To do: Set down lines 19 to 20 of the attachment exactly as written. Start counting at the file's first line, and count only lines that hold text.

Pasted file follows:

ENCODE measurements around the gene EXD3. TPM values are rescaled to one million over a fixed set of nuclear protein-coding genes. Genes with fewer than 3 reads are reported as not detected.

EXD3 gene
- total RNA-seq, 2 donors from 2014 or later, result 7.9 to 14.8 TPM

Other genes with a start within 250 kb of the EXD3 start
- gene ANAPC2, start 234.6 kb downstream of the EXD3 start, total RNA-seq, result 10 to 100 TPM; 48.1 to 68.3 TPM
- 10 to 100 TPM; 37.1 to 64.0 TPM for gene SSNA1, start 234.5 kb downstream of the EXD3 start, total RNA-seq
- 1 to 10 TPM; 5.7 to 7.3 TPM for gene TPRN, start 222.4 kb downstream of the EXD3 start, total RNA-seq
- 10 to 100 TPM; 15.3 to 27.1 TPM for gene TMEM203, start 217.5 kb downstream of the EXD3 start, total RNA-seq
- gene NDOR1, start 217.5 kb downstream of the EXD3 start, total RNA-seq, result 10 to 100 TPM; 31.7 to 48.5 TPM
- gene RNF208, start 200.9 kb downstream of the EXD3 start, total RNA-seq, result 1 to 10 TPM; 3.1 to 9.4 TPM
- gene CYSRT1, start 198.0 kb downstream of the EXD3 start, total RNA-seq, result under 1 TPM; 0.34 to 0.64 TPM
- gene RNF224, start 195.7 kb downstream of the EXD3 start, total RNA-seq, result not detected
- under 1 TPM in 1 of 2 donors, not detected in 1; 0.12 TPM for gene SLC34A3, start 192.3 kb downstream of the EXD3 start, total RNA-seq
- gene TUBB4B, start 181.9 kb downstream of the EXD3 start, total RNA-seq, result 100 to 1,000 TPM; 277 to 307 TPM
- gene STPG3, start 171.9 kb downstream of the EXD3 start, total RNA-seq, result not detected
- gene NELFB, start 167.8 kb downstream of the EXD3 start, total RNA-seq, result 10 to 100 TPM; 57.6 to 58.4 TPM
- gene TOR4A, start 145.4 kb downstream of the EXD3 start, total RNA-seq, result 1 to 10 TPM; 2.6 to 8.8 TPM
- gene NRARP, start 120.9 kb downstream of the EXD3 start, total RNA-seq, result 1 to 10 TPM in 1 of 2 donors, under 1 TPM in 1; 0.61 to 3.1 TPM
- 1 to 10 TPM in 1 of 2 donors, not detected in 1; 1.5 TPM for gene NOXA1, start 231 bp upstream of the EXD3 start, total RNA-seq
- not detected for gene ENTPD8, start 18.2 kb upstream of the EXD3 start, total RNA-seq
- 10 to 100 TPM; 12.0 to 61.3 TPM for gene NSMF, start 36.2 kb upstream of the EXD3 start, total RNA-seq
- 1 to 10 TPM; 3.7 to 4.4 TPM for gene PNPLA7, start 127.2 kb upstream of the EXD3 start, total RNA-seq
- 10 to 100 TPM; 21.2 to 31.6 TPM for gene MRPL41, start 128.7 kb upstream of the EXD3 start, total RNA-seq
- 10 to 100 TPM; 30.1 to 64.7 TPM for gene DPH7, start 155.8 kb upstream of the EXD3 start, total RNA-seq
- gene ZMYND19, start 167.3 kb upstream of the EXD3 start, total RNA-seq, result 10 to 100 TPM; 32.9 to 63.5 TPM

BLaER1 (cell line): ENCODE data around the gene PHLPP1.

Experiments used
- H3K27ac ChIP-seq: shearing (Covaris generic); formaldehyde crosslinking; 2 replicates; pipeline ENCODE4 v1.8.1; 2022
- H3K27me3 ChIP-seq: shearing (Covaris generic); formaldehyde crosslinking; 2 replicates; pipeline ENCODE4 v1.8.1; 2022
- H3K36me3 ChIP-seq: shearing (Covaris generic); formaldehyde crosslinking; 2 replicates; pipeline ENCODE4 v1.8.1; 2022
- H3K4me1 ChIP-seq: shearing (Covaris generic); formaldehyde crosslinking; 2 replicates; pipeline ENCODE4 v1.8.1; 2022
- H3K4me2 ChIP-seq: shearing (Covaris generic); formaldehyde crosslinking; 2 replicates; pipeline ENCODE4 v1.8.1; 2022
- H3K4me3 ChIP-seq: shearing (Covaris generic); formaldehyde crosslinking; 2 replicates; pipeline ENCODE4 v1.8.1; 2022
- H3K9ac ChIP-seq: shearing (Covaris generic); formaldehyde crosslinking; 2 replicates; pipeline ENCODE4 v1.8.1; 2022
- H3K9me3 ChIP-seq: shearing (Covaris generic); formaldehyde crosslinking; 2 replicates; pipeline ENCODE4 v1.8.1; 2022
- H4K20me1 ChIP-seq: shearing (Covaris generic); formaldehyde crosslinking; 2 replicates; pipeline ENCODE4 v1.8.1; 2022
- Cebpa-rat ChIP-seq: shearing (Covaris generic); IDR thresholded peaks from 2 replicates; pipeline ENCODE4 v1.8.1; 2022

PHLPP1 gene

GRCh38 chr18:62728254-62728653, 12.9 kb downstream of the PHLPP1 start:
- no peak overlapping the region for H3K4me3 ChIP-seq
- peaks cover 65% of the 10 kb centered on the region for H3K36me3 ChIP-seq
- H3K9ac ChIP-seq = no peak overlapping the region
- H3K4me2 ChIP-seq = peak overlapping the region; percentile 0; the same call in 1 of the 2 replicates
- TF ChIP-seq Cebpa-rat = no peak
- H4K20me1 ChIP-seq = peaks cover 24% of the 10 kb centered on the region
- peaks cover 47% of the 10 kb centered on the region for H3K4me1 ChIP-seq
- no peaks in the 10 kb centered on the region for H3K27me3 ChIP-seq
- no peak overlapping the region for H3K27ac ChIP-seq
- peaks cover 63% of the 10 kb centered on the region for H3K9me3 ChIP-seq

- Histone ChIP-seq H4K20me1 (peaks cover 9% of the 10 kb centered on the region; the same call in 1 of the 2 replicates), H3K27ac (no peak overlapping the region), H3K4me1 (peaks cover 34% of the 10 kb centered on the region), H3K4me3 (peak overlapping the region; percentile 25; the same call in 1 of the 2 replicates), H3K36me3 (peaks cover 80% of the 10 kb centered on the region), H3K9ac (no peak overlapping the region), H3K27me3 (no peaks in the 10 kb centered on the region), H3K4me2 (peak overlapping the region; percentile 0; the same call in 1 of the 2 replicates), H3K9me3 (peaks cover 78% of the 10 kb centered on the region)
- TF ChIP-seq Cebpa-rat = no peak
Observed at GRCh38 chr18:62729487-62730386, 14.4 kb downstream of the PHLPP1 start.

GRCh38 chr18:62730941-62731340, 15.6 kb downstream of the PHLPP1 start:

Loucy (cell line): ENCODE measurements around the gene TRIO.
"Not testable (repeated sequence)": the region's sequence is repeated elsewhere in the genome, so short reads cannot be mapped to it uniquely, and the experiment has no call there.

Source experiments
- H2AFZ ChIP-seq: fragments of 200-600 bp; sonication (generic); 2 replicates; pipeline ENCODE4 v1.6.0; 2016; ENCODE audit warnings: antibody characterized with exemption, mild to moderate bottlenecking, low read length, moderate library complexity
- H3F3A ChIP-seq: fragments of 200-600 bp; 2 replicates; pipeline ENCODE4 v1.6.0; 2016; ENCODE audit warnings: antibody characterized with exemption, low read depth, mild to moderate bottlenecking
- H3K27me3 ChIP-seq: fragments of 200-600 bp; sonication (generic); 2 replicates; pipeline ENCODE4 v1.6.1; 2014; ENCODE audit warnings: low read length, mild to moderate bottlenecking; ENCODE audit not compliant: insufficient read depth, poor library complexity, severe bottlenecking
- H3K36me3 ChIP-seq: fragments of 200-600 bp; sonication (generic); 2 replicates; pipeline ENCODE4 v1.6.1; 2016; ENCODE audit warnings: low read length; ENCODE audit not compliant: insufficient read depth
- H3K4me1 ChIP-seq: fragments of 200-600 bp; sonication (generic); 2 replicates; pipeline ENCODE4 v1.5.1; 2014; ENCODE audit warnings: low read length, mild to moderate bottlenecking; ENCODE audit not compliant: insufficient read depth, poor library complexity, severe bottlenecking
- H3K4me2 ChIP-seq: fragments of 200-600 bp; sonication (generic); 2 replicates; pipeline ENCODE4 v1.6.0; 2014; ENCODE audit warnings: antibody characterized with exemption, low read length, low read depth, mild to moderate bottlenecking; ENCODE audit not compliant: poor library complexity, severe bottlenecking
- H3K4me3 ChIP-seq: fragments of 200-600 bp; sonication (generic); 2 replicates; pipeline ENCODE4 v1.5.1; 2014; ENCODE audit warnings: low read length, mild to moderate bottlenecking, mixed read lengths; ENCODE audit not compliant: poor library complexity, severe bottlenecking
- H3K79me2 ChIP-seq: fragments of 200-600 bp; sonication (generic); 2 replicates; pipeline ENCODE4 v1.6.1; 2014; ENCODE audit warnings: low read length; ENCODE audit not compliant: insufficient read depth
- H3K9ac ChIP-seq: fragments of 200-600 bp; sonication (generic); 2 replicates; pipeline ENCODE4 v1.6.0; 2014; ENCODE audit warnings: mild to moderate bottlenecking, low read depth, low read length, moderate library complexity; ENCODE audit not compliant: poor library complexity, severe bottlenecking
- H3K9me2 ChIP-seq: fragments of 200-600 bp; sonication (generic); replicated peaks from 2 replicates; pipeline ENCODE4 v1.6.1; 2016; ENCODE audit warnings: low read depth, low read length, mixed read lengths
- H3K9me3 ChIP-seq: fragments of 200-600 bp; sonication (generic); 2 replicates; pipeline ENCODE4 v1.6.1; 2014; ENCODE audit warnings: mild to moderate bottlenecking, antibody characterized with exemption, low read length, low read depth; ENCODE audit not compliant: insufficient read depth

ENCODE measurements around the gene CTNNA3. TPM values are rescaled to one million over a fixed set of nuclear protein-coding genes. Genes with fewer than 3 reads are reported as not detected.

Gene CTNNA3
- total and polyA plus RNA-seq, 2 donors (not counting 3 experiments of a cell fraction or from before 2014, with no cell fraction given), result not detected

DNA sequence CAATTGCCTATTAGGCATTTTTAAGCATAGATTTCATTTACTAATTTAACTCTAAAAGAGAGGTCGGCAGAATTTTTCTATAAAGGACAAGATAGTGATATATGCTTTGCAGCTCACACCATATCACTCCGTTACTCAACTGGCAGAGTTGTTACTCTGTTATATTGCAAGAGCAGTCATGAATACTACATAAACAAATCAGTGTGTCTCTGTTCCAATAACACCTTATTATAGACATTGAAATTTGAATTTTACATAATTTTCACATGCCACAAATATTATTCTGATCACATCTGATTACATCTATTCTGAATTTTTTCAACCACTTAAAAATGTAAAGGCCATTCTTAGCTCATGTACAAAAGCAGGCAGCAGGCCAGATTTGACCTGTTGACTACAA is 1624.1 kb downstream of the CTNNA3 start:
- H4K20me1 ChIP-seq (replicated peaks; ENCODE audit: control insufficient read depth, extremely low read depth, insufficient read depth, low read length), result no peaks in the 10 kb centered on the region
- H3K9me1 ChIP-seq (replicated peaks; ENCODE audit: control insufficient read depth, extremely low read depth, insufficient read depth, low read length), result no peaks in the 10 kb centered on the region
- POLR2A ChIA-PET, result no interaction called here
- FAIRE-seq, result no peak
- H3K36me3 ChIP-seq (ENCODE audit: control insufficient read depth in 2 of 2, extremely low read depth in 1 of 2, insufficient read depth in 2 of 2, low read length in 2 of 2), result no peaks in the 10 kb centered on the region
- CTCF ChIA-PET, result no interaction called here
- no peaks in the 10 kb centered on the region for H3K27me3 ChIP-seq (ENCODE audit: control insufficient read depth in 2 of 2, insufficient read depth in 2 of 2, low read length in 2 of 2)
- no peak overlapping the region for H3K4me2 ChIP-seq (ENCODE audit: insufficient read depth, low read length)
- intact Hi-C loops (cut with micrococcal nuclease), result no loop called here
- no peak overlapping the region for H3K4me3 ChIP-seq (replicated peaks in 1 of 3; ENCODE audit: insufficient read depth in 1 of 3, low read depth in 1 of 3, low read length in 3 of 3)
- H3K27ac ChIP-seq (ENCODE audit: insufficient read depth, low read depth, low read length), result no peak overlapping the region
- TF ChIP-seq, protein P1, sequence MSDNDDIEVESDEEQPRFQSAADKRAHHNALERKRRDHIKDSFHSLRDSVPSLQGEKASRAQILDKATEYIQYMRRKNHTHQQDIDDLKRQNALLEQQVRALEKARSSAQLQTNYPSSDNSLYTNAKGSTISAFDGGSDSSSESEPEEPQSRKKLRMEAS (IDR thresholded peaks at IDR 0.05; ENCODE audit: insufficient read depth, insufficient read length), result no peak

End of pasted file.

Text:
- 1 to 10 TPM in 1 of 2 donors, not detected in 1; 1.5 TPM for gene NOXA1, start 231 bp upstream of the EXD3 start, total RNA-seq
- not detected for gene ENTPD8, start 18.2 kb upstream of the EXD3 start, total RNA-seq